Storage Tank Management

  • What is it?

    The Resource Conservation and Recovery Act (RCRA) and Oil Pollution Prevention Act (OPPA) (40 CFR 112) are the primary regulations governing petroleum, oil, and lubricant (POL) storage tanks and spills management. These regulations protect the environment and the nation's navigable waters and natural resources from the potential hazards of a leakage from Aboveground Storage Tanks (AST) and Underground Storage Tanks (UST). Under these regulations, ASTs and USTs must be equipped with secondary containment, cathodic/corrosion protection, leak detection systems, and monitoring systems.

  • What has the Army done?

    USAEC's role in promoting environmental compliance for the Army in the area of storage tank and spills management includes:

    • Reviewing all RCRA and OPPA rulemakings;
    • Preparing Army impact analyses and comments on potential rulemakings;
    • Developing tools to assist installations in complying with RCRA requirements such as the "U.S. Army Guide for Underground Storage Tank Management;"
    • Working with the Army Environmental Division of the Assistant Chief of Staff for Installation Management Installation Services Directorate (ISE) and the Environmental Division of the Installation Management Command (IMCOM) G4-Logistics and Public Works, to develop compliance strategies;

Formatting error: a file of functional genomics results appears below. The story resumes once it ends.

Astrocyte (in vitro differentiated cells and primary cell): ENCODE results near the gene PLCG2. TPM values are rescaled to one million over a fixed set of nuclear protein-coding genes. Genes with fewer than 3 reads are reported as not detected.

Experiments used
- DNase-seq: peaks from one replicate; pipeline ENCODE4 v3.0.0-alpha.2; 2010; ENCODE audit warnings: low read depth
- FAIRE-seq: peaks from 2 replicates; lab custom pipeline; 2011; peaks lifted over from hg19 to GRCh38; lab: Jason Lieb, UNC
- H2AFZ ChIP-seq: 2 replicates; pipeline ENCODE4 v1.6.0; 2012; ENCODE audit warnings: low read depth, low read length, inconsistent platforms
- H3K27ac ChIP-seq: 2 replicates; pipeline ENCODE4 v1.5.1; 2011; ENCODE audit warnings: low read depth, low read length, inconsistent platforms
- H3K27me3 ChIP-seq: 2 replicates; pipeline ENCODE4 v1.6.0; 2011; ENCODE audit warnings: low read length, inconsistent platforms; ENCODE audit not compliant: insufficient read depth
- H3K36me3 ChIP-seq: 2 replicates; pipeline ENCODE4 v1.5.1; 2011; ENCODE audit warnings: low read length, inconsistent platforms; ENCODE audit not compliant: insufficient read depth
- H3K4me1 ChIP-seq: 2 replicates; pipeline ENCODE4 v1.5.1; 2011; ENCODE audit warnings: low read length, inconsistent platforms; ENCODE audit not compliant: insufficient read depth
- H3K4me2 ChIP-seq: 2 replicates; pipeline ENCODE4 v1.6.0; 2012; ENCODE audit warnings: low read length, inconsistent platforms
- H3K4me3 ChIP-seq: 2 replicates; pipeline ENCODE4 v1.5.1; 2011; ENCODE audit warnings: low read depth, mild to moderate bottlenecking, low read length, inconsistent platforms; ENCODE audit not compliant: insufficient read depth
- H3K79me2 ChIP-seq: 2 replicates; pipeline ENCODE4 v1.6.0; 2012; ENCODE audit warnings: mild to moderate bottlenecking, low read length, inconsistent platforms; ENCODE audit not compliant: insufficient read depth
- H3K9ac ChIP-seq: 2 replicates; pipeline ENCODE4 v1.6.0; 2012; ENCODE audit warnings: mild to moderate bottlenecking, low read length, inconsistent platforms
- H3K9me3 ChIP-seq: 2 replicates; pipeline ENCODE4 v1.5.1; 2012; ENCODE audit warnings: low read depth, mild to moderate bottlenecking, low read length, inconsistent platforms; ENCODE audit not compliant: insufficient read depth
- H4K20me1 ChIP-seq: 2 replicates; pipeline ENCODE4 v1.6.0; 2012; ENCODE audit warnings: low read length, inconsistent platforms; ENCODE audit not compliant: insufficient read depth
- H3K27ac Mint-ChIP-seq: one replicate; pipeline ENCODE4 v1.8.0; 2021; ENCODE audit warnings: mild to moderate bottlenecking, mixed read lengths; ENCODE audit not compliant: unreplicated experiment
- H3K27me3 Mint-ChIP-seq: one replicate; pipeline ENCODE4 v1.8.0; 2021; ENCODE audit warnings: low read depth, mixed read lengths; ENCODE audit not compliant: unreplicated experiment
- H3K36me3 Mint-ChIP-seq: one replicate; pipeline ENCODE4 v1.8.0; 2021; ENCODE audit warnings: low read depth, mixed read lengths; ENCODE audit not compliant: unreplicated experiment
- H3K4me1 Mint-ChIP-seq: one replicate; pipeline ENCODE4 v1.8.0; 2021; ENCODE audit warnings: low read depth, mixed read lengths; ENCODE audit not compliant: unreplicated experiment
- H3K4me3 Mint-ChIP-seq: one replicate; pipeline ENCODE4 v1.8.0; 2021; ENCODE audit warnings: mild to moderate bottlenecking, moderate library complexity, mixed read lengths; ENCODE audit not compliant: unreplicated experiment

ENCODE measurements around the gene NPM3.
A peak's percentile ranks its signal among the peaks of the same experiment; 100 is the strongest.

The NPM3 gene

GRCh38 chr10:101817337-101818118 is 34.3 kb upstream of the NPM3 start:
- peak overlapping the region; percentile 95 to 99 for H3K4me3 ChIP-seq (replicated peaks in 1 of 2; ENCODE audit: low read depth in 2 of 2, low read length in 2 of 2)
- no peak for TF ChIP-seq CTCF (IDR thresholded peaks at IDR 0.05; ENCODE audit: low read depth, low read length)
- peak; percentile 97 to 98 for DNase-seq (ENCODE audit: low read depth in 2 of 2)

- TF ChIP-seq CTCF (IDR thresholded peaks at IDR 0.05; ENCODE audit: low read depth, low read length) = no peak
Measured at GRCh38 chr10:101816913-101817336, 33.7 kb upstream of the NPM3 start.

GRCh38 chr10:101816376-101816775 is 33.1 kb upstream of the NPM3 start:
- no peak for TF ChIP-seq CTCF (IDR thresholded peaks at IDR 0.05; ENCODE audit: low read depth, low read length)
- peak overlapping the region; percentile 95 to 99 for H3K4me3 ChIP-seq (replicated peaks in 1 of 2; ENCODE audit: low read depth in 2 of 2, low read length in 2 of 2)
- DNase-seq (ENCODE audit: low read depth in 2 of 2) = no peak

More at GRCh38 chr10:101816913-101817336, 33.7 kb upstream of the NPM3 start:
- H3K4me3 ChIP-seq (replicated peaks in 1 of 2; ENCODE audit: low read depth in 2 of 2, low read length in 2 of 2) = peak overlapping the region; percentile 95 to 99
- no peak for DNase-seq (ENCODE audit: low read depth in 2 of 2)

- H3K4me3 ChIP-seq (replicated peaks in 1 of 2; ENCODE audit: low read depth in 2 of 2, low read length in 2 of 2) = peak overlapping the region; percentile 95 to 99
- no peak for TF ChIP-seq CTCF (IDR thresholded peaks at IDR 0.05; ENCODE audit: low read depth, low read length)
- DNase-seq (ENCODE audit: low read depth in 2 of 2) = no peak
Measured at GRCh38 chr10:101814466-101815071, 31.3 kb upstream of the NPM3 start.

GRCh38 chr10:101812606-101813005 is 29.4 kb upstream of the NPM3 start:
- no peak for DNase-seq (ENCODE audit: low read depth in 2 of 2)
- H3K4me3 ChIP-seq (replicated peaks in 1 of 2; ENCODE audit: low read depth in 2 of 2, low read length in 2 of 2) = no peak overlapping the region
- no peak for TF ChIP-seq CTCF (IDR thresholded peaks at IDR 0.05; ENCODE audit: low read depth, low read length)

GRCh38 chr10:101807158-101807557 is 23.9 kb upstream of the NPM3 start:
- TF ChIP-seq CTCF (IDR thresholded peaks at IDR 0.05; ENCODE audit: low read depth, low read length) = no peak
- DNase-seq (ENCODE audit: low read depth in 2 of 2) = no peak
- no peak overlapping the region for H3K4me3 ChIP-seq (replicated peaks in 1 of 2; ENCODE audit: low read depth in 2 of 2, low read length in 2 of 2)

• Tracking the Army's progress on meeting DoD and Army environmental goals;
    • Supporting installations when requested;
    • Maintaining contact with the EPA to stay informed of current and future initiatives; and
    • Representing the Army on DoD committees, along with ISE.

  • Why is this important?

    The Army's AST and UST program must comply with federal and state requirements and standards to protect public health and the environment. Tanks are required to be equipped with the measures to prevent spills. As owners and operators of tanks, the Army is responsible for performing routine container inspections, keeping records, and maintaining those records in a log for a minimum of three years.

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